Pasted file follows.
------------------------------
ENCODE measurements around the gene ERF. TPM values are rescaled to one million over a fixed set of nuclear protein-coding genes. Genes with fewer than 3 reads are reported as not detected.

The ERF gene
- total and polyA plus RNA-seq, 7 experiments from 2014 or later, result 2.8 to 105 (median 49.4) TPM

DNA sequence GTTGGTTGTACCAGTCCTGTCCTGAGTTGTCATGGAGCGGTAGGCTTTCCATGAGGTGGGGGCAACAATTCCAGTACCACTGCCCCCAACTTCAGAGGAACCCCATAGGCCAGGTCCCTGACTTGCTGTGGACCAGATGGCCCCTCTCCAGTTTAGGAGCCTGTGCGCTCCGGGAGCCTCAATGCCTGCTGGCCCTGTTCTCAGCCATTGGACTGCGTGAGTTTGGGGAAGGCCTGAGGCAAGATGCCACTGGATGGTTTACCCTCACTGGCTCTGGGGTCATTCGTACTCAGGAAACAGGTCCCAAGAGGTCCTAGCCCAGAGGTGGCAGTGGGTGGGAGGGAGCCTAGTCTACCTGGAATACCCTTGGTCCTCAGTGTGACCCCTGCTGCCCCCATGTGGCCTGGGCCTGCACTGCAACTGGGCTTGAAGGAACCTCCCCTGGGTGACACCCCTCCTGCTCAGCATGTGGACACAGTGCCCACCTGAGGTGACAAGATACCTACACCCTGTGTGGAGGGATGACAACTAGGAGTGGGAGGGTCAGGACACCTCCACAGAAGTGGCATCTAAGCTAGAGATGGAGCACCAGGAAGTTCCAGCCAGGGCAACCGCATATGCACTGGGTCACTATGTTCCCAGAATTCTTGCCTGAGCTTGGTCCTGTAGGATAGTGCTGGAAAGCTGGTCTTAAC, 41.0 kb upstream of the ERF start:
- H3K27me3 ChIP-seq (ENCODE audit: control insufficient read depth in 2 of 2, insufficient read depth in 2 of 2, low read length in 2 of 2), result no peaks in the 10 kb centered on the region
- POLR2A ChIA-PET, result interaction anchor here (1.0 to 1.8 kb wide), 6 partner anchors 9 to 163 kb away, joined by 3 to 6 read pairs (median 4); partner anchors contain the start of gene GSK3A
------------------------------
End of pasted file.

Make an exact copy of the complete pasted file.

ENCODE measurements around the gene ERF. TPM values are rescaled to one million over a fixed set of nuclear protein-coding genes. Genes with fewer than 3 reads are reported as not detected.

The ERF gene
- total and polyA plus RNA-seq, 7 experiments from 2014 or later, result 2.8 to 105 (median 49.4) TPM

DNA sequence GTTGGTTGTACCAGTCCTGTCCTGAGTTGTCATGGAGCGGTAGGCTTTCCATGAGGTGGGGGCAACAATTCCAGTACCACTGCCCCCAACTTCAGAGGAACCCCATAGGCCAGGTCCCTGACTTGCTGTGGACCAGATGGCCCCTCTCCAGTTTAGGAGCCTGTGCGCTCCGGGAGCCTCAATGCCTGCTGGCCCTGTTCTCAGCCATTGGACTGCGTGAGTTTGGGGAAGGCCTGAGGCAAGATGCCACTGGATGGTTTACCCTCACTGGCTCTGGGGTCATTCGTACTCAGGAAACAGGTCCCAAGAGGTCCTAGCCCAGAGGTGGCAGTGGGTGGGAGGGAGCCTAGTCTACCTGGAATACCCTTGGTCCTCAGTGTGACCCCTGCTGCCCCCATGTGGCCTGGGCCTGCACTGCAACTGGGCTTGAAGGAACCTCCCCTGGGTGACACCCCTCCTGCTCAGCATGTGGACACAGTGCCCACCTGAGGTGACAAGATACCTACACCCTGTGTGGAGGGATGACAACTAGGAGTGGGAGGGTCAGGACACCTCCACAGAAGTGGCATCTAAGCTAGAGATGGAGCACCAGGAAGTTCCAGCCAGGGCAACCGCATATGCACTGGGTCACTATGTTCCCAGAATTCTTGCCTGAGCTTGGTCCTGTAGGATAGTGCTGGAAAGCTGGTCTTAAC, 41.0 kb upstream of the ERF start:
- H3K27me3 ChIP-seq (ENCODE audit: control insufficient read depth in 2 of 2, insufficient read depth in 2 of 2, low read length in 2 of 2), result no peaks in the 10 kb centered on the region
- POLR2A ChIA-PET, result interaction anchor here (1.0 to 1.8 kb wide), 6 partner anchors 9 to 163 kb away, joined by 3 to 6 read pairs (median 4); partner anchors contain the start of gene GSK3A